Date : May 13, 2015
Category : Fraud Protection
It was a day like any other, business as usual for most hardworking Americans. But things were about to change in a very big way for nearly 80 million people when Anthem officials announced that it was the target of a “very sophisticated external cyber attack”.
In a nutshell, personal information including names, birthdays, social security numbers, street addresses, email addresses and employment information was stolen from Anthem and there was nothing that those 80 million people could do to stop it from happening. The event was reminiscent of the 2013 Target breach affecting over 70 million people.
A data breach such as Anthem’s, whether you’re affected or not, can be an important wake up call and time to audit your current identity theft protection practices and work to maximize their effectiveness. Here are steps to take to protect yourself in the unfortunate event of identity theft:
1. Create a fraud alert – This directs creditors to double-check whenever someone applies for credit in your name:
Call one of the three credit reporting bureaus and report that you suspect you may be an identity theft victim. That bureau will automatically contact the other two credit bureaus. Request a fraud alert on your file. The process is FREE and will stay active on your credit report for 90 days. If you are a victim, you can extend your fraud alert for up to seven years.
2. Put a security freeze on your credit report:
A freeze means no one can pull your credit report, so no one can apply for new lines of credit in your name, not even you. This is the best action you can take. Prices are low and vary by state.
3. Get copies of your credit reports:
Ask for your one free credit report per year from each of the three credit reporting agencies (contact info below). Carefully examine your reports for unfamiliar information or accounts. Contact your bank or credit union if you think your credit or debit cards may have been affected.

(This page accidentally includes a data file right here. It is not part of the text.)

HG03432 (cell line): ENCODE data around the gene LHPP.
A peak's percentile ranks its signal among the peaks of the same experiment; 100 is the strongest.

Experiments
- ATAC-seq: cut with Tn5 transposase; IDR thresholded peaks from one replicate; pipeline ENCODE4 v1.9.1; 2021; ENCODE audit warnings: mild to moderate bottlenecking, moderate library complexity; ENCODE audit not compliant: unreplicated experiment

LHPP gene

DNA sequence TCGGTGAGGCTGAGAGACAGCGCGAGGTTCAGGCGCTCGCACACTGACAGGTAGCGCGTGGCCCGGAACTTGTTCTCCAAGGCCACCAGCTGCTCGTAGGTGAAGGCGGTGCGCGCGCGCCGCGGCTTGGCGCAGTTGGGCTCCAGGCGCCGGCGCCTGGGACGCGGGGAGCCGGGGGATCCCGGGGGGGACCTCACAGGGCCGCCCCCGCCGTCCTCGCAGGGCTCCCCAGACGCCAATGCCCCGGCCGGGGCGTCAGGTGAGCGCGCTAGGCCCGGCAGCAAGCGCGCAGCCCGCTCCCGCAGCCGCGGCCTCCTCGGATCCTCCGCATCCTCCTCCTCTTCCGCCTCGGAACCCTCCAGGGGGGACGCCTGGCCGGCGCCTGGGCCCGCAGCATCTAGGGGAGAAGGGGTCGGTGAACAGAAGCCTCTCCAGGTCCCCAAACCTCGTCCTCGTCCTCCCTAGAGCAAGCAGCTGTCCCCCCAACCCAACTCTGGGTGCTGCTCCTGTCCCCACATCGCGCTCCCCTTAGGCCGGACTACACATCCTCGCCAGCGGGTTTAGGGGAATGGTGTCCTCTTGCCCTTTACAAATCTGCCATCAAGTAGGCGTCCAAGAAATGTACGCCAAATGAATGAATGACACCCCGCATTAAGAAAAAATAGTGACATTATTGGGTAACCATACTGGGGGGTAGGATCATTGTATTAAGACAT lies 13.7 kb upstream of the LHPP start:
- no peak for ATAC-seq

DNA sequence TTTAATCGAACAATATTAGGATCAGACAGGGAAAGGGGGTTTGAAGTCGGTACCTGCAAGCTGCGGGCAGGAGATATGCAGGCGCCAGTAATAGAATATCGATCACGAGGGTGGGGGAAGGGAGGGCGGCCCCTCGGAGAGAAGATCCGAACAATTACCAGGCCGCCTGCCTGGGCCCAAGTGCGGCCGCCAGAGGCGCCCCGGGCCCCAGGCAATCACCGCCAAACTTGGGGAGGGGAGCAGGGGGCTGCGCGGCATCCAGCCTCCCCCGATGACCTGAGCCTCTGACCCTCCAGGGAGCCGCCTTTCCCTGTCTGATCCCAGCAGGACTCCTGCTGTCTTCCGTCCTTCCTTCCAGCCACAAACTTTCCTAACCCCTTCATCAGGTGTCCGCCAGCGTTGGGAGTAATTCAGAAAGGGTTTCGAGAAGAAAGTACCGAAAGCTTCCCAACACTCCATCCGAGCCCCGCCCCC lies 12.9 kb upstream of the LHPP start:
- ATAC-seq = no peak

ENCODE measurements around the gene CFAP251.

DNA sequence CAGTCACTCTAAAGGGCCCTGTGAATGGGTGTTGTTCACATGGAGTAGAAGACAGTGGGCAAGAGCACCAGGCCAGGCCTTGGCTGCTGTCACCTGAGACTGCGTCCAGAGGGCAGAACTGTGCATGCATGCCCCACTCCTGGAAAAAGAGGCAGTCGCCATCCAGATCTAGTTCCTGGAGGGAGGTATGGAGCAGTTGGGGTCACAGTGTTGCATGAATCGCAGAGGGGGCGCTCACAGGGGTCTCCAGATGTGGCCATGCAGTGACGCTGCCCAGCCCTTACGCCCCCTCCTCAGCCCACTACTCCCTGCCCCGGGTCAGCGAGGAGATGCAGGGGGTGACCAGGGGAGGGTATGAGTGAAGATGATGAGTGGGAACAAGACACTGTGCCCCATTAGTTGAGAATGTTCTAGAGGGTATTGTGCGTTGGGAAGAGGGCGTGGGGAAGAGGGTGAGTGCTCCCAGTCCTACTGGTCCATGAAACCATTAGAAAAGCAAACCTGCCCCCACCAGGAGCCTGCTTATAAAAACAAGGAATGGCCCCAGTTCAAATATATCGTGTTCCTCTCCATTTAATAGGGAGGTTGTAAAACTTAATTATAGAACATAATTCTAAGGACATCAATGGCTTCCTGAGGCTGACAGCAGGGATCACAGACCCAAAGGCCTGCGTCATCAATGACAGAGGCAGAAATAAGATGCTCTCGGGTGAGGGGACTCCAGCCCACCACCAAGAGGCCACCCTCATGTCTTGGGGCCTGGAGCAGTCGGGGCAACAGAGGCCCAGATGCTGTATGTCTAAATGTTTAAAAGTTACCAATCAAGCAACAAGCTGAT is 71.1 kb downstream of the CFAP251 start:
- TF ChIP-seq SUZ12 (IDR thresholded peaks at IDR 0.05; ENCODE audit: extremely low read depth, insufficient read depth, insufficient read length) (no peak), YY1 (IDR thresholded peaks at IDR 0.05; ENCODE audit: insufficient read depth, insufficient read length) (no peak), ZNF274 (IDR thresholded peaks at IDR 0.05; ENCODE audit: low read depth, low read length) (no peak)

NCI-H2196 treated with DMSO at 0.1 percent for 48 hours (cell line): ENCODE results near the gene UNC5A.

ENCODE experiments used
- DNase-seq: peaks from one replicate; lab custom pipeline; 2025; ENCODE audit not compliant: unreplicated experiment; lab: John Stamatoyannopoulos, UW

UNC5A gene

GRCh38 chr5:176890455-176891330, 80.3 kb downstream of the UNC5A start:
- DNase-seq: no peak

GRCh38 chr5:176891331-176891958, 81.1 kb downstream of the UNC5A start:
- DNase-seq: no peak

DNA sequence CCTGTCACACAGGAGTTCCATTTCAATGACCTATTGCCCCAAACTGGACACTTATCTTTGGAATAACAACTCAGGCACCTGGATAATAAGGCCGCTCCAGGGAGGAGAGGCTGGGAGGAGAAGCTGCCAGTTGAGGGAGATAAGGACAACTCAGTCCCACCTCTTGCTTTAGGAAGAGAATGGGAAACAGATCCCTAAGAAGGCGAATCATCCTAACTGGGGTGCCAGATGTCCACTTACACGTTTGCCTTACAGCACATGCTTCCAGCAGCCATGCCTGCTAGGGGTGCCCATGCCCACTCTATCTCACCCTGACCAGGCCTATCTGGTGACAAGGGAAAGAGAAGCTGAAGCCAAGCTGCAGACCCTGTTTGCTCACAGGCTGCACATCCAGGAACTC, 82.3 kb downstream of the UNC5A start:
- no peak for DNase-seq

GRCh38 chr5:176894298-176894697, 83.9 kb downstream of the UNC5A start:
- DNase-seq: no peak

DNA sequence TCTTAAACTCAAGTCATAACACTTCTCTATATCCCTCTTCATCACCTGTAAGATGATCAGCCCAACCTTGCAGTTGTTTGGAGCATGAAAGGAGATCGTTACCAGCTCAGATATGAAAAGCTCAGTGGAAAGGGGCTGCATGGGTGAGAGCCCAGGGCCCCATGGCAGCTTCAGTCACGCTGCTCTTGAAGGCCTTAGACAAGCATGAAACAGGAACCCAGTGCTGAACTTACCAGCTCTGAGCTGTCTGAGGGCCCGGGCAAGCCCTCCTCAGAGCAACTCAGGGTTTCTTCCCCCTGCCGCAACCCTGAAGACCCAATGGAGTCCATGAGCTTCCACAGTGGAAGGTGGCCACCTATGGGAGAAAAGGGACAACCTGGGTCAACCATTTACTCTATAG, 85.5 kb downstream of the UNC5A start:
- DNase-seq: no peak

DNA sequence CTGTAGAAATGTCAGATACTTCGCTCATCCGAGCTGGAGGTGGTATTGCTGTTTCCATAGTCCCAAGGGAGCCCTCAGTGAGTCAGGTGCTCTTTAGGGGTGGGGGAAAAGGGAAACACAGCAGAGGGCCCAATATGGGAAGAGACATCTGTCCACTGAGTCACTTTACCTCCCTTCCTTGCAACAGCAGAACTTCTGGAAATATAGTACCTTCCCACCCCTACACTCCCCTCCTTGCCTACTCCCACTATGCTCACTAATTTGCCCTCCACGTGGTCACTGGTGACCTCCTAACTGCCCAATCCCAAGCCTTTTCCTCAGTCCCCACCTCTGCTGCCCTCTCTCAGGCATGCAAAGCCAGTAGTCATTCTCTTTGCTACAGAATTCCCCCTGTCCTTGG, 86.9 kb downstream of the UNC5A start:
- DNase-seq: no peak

4. Create an identity theft report:
If you know an account has been compromised, talk to someone in that company’s fraud department and send a follow-up letter by certified mail with a return receipt. Go to the Federal Trade Commission (FTC) website (www.ftc.gov/complaint); complete the form in as much detail as possible. Submit the form and save the reference number. Save or print the FTC Identity Theft Affidavit.
5. Monitor your accounts:
Request your free credit report from each of the three credit bureaus every year to continue the monitoring process. Utilize free monitoring sites such as Credit Karma (www.creditkarma.com) and Credit Sesame (www.creditsesame.com) to keep an up to date look at credit inquiries on your account. Identity theft is a growing concern and affects over 5% of consumers every year. Ongoing monitoring of your credit reports, your bank and credit card accounts, as well as investment accounts are a safe way to ensure you are ready should an identity theft situation arise. We may not be able to control the occurrence of a data breach, but we can control how we react to the circumstances.
For more information or to double check your identity theft protection plan, contact Harris Financial Advisors at (310) 791-3226.